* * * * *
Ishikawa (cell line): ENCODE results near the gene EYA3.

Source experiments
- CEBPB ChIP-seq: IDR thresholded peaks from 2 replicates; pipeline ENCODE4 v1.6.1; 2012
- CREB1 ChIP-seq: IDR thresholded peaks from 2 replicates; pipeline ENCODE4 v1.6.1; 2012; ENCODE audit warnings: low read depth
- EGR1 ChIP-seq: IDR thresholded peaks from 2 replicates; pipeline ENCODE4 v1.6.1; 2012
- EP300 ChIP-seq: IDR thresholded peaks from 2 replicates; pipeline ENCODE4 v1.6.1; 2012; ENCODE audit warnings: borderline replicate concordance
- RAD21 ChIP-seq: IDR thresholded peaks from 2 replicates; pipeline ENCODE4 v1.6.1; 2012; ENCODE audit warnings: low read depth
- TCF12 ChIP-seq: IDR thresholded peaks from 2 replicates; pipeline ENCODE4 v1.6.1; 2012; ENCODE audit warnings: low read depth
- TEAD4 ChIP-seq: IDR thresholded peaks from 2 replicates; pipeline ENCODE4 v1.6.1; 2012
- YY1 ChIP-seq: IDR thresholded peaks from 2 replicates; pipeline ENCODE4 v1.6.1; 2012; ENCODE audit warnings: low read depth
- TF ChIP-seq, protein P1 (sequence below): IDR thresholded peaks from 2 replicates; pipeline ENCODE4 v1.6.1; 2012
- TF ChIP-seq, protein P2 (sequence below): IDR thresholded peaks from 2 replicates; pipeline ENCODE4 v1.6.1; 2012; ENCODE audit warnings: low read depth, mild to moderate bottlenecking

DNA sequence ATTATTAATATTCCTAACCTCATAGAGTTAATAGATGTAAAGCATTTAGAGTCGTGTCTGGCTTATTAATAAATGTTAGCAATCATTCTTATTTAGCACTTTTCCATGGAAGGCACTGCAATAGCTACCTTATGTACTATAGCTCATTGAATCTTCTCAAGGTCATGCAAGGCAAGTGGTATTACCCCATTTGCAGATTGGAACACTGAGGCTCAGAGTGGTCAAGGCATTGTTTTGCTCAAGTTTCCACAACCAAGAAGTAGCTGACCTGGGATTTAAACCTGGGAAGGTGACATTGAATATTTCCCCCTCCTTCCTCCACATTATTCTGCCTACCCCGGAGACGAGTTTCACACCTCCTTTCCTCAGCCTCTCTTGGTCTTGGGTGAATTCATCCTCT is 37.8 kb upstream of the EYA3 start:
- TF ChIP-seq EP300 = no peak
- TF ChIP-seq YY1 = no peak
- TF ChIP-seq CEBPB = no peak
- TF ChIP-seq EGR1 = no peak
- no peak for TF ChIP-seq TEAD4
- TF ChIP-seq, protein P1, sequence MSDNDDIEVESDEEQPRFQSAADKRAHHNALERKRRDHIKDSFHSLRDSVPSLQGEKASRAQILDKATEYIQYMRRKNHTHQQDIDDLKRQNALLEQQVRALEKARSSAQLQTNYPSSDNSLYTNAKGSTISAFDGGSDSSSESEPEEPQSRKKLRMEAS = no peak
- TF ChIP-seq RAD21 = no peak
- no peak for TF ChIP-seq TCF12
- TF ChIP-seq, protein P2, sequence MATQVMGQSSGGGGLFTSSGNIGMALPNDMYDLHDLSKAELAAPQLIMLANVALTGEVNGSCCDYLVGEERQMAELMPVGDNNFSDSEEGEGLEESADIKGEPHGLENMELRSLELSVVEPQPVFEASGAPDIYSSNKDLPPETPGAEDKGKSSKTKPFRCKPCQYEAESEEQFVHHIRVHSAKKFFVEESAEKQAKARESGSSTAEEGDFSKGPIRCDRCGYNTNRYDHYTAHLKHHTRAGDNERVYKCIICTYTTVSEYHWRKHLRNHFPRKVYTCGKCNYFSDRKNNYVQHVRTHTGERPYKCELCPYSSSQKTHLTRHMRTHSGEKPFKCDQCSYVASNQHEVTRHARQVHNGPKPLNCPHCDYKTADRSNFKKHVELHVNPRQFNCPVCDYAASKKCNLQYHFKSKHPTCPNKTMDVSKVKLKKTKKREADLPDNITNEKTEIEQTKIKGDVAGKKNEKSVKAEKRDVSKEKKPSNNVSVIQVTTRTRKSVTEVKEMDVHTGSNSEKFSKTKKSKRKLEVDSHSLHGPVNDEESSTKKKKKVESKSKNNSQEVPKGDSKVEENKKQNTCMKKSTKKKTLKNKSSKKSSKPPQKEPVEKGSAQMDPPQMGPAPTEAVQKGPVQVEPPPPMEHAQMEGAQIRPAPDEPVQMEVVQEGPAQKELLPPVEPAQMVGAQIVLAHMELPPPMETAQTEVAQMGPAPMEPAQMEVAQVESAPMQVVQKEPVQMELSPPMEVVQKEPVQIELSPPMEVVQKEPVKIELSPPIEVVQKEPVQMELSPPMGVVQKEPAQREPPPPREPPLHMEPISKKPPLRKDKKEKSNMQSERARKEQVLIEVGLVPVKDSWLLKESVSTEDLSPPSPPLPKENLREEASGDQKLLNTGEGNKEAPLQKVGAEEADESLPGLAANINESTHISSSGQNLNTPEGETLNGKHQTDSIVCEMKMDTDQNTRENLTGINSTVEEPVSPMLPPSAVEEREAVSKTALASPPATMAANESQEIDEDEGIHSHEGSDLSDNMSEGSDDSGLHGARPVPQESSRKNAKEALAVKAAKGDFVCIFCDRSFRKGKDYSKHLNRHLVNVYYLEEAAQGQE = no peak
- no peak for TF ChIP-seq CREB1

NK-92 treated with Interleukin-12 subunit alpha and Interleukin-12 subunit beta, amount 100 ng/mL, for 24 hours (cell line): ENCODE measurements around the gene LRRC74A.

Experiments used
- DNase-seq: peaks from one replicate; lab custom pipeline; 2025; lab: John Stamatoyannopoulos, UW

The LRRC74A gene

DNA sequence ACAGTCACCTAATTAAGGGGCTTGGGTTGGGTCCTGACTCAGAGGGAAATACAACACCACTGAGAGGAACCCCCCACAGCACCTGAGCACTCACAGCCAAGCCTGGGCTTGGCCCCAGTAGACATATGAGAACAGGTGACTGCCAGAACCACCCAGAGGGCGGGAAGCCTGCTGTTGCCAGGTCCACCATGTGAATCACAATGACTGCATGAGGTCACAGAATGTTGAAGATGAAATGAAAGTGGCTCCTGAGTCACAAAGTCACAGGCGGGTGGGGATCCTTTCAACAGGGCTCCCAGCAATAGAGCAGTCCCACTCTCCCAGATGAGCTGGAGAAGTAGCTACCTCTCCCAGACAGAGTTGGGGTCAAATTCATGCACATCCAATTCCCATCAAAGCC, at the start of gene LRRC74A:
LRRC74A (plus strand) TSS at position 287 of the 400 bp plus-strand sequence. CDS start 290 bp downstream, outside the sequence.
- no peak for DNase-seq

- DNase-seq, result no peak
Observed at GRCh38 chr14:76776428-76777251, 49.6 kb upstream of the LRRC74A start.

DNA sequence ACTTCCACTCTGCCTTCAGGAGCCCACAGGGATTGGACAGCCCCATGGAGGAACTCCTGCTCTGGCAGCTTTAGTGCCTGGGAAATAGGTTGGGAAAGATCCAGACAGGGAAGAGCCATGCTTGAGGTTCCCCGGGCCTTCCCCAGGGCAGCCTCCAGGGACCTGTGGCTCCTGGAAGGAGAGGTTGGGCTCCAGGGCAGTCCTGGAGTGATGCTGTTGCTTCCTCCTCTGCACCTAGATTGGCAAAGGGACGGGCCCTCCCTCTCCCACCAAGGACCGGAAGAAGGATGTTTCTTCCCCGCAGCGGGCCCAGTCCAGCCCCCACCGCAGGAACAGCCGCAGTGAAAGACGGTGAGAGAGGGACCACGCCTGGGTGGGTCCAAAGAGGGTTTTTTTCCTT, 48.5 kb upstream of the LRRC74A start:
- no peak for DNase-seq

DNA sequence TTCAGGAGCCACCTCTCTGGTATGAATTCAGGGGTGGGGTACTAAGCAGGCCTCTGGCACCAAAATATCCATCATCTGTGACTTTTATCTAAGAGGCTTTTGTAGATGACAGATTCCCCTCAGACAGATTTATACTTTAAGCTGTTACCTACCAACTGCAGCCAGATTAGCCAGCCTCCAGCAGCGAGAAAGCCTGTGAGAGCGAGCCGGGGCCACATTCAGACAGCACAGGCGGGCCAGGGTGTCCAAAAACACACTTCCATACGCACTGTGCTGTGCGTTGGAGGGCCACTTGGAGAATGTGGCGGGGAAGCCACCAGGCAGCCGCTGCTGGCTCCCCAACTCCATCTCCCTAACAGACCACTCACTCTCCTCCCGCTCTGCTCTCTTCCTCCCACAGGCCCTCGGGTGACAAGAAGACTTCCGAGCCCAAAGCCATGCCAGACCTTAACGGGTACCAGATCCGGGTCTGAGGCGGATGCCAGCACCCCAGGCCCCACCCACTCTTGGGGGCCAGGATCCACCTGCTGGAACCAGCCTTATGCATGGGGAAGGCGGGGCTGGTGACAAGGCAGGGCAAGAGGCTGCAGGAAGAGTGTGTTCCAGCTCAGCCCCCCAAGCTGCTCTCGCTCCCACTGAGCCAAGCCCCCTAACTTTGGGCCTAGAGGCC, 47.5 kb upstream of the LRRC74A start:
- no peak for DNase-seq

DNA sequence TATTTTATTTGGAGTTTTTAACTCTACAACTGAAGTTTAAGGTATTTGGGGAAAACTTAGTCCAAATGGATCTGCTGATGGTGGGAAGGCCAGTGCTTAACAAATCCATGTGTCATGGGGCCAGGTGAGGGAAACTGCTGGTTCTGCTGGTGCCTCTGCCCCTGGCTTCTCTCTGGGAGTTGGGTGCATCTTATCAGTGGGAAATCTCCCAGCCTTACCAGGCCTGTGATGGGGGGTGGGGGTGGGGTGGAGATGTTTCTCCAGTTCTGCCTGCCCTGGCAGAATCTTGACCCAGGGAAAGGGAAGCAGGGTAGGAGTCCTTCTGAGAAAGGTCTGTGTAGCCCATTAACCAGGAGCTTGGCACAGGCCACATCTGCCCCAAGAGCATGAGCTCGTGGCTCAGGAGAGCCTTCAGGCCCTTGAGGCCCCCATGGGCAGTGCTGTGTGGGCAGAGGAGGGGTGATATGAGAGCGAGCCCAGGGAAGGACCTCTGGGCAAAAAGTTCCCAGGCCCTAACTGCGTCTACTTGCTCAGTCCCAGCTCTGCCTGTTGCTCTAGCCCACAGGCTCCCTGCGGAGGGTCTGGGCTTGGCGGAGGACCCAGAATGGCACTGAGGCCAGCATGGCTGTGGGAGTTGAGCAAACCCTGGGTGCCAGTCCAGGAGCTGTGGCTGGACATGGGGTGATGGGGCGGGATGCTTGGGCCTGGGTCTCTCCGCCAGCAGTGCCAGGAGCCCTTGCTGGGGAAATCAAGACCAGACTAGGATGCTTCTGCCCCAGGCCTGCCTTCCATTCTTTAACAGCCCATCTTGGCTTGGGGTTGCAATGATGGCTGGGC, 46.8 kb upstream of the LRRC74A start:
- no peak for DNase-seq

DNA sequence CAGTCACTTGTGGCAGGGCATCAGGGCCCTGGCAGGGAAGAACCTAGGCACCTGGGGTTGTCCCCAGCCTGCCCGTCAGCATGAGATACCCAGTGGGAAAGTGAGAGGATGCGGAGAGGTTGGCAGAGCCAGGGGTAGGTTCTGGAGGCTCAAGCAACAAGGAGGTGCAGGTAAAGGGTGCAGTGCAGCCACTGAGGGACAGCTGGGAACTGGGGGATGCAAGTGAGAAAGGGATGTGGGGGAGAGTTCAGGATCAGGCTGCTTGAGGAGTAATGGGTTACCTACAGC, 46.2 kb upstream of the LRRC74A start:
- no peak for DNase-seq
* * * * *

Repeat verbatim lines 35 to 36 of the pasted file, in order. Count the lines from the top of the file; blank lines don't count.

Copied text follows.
DNA sequence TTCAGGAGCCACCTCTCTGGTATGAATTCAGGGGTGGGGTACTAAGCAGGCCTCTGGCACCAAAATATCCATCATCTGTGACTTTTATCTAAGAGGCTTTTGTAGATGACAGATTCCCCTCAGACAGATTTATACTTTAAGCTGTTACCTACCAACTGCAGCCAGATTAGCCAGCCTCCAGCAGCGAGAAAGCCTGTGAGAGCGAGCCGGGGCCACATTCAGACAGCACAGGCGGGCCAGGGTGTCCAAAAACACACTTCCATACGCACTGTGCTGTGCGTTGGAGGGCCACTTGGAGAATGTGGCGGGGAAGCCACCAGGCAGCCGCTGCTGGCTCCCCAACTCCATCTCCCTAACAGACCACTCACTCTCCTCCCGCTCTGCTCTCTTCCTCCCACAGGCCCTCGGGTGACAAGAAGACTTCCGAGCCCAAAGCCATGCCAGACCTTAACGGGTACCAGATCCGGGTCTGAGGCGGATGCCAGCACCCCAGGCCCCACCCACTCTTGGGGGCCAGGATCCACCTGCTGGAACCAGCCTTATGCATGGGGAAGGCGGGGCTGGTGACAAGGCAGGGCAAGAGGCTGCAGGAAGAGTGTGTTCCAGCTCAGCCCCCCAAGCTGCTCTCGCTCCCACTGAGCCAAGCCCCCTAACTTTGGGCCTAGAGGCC, 47.5 kb upstream of the LRRC74A start:
- no peak for DNase-seq